Not too long ago, I saw a friend had a guest post published on Problogger, one of the most popular blogs on the Internet. I was amazed… and a little jealous.
Although I had gotten into the habit of making big asks, this was one of the platforms that was still “off limits” to me. Maybe some day, I thought. So I sent my friend a message, asking him how he got his piece published.
Do you know what his secret was? You guessed it: He asked them.
He sent an email with an idea, they approved it, and then they published it. In fact, this was the second time he had done this. So I did the same — and it worked like a charm.
The enemy inside
We humans have a bad habit of talking ourselves out of greatness. (Click here to tweet that.)
We doubt ourselves, thinking we don’t have what it takes. We give in to fear and sabotage ourselves before we even begin. We are our own worst enemy.
A few weeks ago, I encouraged a friend to email a leader he admired. He wouldn’t do it. He had already made up his mind. This person was just too busy to respond.
After I had all but forced him to do it, the leader emailed him back almost immediately. My friend couldn’t believe it, because he had already said “no” for him.
Turns out, most people are this accessible. We just have to believe they want to hear from us.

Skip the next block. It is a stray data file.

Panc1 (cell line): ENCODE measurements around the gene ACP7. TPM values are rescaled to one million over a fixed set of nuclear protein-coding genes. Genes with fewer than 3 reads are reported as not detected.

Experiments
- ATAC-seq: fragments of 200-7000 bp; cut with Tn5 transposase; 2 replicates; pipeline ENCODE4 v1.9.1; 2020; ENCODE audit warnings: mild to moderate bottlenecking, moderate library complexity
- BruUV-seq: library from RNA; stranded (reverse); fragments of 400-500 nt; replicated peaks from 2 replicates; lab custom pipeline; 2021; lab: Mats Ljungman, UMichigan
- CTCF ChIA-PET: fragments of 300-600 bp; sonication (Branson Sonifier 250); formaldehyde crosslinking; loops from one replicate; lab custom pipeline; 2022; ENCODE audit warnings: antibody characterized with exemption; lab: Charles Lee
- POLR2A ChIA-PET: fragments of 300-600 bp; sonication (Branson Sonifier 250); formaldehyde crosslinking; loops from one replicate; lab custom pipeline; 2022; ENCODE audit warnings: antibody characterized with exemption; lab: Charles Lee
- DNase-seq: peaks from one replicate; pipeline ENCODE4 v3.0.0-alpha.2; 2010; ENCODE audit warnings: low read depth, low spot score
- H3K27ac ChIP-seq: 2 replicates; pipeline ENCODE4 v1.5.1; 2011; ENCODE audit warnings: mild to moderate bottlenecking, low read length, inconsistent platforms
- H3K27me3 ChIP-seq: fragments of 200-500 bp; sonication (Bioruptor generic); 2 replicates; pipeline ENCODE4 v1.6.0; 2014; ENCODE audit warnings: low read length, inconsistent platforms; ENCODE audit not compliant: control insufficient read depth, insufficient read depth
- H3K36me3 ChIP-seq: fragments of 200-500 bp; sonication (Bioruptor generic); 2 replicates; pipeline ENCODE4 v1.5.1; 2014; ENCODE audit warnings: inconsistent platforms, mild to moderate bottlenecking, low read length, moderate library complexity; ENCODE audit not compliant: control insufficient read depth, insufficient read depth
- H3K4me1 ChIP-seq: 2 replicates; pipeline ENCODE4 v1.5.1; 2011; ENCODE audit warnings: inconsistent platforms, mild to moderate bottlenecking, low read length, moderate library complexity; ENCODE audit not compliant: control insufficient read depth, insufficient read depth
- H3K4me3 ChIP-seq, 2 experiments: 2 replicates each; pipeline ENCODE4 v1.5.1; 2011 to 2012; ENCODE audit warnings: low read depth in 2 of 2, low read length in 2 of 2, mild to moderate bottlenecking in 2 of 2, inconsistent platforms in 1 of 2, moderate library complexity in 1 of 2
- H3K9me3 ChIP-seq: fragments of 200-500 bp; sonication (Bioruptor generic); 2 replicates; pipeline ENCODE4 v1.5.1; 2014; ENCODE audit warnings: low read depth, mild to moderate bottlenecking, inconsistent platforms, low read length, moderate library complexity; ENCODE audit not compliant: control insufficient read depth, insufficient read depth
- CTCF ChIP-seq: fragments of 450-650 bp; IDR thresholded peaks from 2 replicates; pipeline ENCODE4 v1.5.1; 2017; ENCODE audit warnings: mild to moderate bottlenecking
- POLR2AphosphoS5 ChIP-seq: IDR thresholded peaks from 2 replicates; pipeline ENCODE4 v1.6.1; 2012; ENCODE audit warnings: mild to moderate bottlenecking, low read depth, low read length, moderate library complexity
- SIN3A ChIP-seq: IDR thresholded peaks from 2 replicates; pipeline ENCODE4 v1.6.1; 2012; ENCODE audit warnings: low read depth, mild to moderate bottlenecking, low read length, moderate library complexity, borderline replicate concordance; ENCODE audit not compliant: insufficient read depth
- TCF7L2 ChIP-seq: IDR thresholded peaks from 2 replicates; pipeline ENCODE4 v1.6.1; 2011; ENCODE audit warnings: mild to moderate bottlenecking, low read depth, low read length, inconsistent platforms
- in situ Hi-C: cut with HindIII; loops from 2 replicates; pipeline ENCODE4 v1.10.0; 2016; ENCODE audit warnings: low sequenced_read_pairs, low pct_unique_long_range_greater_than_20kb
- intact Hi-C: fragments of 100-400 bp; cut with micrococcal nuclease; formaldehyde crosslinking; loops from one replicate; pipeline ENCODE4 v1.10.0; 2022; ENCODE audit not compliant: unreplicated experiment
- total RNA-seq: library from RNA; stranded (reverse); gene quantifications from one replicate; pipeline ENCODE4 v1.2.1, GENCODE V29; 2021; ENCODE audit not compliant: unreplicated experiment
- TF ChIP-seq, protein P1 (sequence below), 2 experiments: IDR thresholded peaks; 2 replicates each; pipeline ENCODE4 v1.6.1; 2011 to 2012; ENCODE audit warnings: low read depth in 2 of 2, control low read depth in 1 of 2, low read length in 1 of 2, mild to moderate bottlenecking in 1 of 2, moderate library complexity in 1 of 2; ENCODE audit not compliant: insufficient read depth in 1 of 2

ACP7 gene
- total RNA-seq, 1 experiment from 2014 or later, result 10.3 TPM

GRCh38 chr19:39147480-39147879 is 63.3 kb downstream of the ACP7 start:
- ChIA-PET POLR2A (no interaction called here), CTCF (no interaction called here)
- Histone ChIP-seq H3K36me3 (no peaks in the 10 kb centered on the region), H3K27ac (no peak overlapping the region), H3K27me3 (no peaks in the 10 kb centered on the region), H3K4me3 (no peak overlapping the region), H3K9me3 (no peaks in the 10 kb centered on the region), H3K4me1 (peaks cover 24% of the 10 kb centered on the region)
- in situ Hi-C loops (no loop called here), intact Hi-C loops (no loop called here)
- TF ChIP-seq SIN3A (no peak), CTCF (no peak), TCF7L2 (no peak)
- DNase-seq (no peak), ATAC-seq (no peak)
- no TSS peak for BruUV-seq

How to win a friend
“Winning friends” was a phrase popularized by Dale Carnegie, and it’s one that bothers me. It sounds self-serving. Friendships aren’t won; they’re made, organically and honestly.
It wasn’t until I started reading Carnegie’s secrets in How to Win Friends and Influence People that I finally let my guard down. Here are a few:
- Show genuine interest in someone else.
- Remember people’s names.
- Sincerely make someone feel important.
Honesty and sincerity?! Man, what a jerk…
Do you want to know what my secret is to getting influential people to do stuff for me? I put the idea of “getting influential people to do stuff for me” completely out of mind. And instead I try to help people.
I slay the dragon of insecurity and make bold, but humble, asks:
- I invite someone to breakfast or coffee.
- I ask for a few minutes to chat on the phone.
- I listen, smile, and thank them.
That’s what I do; that’s all I do. In other words: I make a friend.
The real secret to winning friends and influencing people is this: Anyone can do it. You just have to ask.
Why you’re not an influencer — yet
So why aren’t you doing this? Why aren’t you connecting with influential people? If you’re anything like I was, you’ve probably succumbed to one of the following temptations:
- You’re scared to ask.
- You’ve already said “no” for someone else.
- You’ve bypassed winning friends and tried to immediately influence people. In other words, you’re trying to use people.
- You don’t listen.
- You talk about yourself too much.
- You think it’s all about you.
I believe you have something to say. I believe you’ve sabotaged yourself one too many times. I believe the world needs your voice and dream, and it’s time act.
Will you be bold and start making some asks? If you’re ready to begin, see how I make friends.
- How to Win Friends and Influence People by Dale Carnegie [book]
- The 21 Irrefutable Laws of Leadership by John Maxwell [book]
- 5 Tips for Emailing Important People by James Clear [article]
What’s your secret for influencing people? Share your own story of making a connection or of self-sabotage in the comments.
Disclosure: Some of the links in this post are affiliate links.